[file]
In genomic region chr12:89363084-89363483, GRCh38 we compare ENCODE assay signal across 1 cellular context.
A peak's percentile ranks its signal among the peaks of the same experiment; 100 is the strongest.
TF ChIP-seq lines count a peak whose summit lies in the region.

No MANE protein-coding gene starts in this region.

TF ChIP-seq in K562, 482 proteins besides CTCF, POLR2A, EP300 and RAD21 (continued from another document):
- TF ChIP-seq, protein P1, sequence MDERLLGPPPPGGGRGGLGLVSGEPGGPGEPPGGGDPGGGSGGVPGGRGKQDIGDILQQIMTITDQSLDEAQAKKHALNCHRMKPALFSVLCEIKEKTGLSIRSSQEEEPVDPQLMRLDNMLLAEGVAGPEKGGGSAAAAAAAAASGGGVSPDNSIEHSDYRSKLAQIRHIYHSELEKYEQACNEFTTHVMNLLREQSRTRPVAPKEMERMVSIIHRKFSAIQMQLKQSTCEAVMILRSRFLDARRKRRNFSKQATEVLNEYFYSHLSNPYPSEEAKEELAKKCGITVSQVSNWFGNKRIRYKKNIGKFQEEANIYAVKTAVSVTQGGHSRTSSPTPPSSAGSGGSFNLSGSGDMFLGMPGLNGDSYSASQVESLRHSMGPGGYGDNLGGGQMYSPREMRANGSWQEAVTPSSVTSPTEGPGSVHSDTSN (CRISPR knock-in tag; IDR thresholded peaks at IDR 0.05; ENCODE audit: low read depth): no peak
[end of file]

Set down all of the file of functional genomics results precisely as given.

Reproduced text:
In genomic region chr12:89363084-89363483, GRCh38 we compare ENCODE assay signal across 1 cellular context.
A peak's percentile ranks its signal among the peaks of the same experiment; 100 is the strongest.
TF ChIP-seq lines count a peak whose summit lies in the region.

No MANE protein-coding gene starts in this region.

TF ChIP-seq in K562, 482 proteins besides CTCF, POLR2A, EP300 and RAD21 (continued from another document):
- TF ChIP-seq, protein P1, sequence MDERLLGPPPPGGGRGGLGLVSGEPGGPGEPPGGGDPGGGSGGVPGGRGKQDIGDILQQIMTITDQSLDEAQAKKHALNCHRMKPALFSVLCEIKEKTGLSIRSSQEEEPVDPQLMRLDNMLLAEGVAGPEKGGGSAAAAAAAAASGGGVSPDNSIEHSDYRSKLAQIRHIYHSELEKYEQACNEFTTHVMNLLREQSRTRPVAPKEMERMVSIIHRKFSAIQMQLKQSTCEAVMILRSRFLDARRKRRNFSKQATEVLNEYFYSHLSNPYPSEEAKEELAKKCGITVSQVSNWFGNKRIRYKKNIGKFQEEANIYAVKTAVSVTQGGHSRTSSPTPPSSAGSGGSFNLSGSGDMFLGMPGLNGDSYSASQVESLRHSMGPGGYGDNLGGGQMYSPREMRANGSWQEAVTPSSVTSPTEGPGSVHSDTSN (CRISPR knock-in tag; IDR thresholded peaks at IDR 0.05; ENCODE audit: low read depth): no peak